Dollhouse: Ghost

“There’s nothing good or bad but thinking makes it so.”

My expectations for this episode were rather absurdly ambivalent. On the one hand, I’ve been ecstatic since I first heard that Joss was coming back to TV (and the wait felt like it was killing me). On the other, I knew that pilots in general aren’t my thing; that Whedonverse pilots (or even first episodes of any season) are never the best of the bunch; and that Joss re-did this pilot after some talks with Fox. So then I found myself hoping that the pilot would be accessible enough for non-genre fans, so at least we could get as much Dollhouse as possible.

I think the pilot did just that: introduced a new concept with lots of shine and gloss, gave us a potential formula for stand-alone episodes, and hinted at the possibility of a narrative arc that follows this Alpha thing. All of that was good.

I wonder how the stand-alones will stand up, of course. Echo’s emotional reaction to the kidnappers was tough to watch (child abuse is not funny), but it’s a problem that we, the viewers, know she’ll forget forever within hours. What are the stakes in a plot like that?

Bigger stakes were planted in the Agent Paul Ballard plotline. Tahmoh Penikett is so sexy that I’d watch a show with him reciting the alphabet for 50 minutes. Luckily, it looks like it’ll be even more exciting than that, particularly when the crime-investigation plot meshes with the Alpha plot.

Like Bille, I noticed the lack of Whedonisms, particularly in the Topher scenes. He’s a cross between Xander (lovable geek) and Knox (lovable evil geek), right? At first blush, a few of his line deliveries felt a bit off and not quite Joss-worthy. But maybe that’s the point—he’s not Xander or Knox, so why would he ape their intonations? I’ll bet dollars to donuts that as the actors find their feet we’ll have new speech rhythms and neologisms to add to the fan lexicon.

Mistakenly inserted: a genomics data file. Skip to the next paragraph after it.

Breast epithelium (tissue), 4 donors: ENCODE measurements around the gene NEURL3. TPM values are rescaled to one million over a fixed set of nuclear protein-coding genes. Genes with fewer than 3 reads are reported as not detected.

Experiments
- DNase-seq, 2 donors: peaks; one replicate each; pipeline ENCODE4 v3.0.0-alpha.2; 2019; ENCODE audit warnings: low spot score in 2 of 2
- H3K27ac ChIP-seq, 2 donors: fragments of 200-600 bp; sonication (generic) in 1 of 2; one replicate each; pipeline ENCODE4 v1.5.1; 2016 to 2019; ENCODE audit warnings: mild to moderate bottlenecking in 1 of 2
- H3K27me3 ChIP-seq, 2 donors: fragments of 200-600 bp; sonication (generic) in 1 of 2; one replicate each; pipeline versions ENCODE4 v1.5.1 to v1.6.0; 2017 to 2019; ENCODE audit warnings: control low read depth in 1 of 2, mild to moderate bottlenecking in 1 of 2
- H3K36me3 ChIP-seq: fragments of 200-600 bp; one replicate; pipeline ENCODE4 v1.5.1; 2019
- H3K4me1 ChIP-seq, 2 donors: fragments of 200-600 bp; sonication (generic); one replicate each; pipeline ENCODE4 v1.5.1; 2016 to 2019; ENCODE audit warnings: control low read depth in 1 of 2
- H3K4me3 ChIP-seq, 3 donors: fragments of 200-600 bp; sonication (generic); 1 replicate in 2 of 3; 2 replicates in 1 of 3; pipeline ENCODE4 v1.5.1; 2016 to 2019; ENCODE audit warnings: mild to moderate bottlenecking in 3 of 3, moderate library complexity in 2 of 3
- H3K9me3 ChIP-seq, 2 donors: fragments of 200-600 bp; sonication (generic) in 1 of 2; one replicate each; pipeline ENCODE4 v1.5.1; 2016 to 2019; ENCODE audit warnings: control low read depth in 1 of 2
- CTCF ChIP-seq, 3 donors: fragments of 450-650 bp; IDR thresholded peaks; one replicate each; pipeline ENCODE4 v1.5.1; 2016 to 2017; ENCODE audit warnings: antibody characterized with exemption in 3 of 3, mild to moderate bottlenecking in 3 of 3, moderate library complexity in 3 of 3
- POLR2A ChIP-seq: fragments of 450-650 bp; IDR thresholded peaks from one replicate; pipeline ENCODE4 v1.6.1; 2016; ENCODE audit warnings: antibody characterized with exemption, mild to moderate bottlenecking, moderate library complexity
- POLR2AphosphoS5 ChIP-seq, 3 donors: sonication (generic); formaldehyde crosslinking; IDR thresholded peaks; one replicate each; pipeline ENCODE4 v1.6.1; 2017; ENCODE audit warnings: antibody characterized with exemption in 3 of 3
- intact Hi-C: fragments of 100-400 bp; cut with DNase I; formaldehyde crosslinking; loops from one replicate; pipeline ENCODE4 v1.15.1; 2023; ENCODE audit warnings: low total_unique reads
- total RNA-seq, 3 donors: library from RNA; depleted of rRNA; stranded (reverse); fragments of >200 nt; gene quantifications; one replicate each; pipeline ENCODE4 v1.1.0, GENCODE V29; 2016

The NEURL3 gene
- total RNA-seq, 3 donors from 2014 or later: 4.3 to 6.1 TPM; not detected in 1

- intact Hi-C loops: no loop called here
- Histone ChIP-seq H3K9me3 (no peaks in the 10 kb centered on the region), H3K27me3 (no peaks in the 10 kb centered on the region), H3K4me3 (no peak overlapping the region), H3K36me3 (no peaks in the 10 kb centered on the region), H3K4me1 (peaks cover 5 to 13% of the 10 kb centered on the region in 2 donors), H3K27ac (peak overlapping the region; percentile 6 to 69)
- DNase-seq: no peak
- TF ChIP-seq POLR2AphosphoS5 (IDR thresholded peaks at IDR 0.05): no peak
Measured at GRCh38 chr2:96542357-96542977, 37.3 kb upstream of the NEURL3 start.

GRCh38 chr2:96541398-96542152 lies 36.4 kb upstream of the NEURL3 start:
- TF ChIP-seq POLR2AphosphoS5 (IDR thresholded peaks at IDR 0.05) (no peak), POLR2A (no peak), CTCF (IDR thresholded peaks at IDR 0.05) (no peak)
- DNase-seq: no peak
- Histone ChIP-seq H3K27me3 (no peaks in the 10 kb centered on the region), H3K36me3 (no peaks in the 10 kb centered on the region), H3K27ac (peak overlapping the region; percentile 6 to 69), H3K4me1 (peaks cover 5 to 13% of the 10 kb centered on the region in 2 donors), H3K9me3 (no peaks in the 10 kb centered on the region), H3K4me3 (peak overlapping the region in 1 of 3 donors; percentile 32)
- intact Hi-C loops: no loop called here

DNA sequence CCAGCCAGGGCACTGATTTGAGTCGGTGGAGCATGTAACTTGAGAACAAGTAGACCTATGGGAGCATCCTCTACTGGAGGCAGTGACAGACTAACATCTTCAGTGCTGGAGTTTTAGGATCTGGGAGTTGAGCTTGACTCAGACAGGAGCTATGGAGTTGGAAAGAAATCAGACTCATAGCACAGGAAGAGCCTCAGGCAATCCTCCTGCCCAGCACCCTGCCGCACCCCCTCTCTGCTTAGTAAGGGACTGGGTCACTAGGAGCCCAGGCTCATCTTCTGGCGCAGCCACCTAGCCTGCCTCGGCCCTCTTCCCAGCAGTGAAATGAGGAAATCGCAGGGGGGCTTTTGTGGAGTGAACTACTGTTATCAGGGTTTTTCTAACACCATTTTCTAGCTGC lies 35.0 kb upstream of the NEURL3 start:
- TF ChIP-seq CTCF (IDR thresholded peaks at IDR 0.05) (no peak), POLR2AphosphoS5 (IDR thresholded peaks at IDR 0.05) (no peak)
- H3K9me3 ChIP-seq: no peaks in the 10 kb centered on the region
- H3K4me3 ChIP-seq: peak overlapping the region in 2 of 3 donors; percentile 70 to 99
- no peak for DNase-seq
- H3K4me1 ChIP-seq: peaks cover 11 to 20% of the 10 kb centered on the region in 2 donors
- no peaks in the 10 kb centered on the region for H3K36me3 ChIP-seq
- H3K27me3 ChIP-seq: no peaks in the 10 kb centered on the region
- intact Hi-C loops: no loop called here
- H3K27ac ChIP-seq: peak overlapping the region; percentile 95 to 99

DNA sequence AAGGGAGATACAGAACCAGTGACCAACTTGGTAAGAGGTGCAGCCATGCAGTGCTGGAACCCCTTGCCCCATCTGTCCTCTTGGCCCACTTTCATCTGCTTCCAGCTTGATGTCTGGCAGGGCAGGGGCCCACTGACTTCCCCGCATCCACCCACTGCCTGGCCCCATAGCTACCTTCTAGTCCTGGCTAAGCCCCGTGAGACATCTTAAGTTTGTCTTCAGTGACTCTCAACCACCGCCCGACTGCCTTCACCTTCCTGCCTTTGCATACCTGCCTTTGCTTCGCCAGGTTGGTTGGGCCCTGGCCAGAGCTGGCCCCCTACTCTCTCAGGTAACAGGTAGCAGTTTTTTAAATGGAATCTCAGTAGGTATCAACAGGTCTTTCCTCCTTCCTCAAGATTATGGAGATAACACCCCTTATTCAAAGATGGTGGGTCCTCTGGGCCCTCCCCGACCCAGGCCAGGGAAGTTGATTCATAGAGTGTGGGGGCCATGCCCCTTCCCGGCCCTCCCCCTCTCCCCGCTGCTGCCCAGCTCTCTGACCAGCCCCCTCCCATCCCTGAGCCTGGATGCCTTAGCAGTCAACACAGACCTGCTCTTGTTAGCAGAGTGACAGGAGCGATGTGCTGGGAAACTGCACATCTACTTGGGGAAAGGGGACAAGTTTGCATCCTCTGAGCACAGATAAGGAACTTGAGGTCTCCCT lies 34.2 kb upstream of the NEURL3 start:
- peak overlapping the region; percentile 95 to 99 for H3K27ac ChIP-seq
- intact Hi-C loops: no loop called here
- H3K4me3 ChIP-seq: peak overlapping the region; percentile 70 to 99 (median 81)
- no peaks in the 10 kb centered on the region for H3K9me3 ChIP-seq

Joss’s other shows—whether Buffy, Angel, or Firefly—all depended strongly on a sense of place. Buffy was set in the type of mid-sized modern American town where no one knows anyone else, but there’s still only one good coffeehouse. Firefly was about infinite space and the homes we build to keep out the dark. Angel was LA, particularly the not-yet gentrified sections of Hollywood, Echo Park, Angelino Heights, and downtown. The geographical specificity of these shows helped the mythology (vampires, Wolfram and Hart, BlueSun and the Alliance) feel relevant and possible—gigantic developments seem more alive when the setting is self-contained.

It’s easy (too easy for a Joss show) to read Echo as an allegory for the ways that personalities can shift and morph in a different LA, the one inhabited by wannabes, has-beens, and never-weres. But even if we avoid that slippery slope, it raises the question of how this show is going to establish a sense of place while zipping all over LA, and how it’s going to tackle, or create, the gigantic developments, especially when the potential Bad Guys are just as mortal and human as any other human traffickers.

Random Things:

• Loved the Edward James Olmos shout-out.
• Echo’s skirt was so short that I felt old. This is particularly odd given that I’m actually younger than Eliza Dushku.
• Amy Acker: you kick ass.
• Is neural modification the new black? Chuck, Fringe, Dollhouse—there are probably a few out there I’m not watching, too.
• When the dolls/actives are in Spa Heaven, what do they think is going on? Or do they just not care?
• Does geek chic explain Topher’s clothes? Or is Fox just hoping we’re clear on the fact that he’s a techie who probably has a crush on Echo?

I’m curious to see where the show goes from here. And I’m excited to see the next episode.

Josie Kafka is a full-time cat servant and part-time rogue demon hunter. (What's a rogue demon?)

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